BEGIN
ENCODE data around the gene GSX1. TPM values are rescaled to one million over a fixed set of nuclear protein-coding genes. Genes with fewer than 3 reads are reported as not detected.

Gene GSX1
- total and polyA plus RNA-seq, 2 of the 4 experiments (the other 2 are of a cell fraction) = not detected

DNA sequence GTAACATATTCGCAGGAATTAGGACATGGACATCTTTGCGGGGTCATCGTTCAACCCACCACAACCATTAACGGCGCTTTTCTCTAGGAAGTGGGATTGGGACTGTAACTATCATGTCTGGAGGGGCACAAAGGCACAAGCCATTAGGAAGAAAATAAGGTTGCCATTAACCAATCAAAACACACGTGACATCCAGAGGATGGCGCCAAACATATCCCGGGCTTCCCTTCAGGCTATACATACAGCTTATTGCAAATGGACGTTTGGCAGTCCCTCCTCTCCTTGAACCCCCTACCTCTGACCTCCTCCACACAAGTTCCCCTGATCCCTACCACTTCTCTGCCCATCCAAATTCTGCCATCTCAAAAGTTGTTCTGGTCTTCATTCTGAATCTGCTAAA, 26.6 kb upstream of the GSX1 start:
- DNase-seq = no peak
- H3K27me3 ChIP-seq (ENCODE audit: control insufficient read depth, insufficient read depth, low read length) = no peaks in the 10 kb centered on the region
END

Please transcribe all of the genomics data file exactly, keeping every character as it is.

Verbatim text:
ENCODE data around the gene GSX1. TPM values are rescaled to one million over a fixed set of nuclear protein-coding genes. Genes with fewer than 3 reads are reported as not detected.

Gene GSX1
- total and polyA plus RNA-seq, 2 of the 4 experiments (the other 2 are of a cell fraction) = not detected

DNA sequence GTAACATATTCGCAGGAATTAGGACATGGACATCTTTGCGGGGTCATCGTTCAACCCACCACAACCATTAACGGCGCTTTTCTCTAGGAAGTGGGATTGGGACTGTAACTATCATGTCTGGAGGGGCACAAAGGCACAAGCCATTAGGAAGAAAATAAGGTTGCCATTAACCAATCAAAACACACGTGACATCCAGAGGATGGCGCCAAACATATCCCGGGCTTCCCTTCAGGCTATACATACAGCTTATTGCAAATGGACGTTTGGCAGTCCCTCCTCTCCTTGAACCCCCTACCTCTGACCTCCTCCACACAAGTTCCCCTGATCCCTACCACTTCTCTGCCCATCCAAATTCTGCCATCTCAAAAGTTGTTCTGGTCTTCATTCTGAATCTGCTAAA, 26.6 kb upstream of the GSX1 start:
- DNase-seq = no peak
- H3K27me3 ChIP-seq (ENCODE audit: control insufficient read depth, insufficient read depth, low read length) = no peaks in the 10 kb centered on the region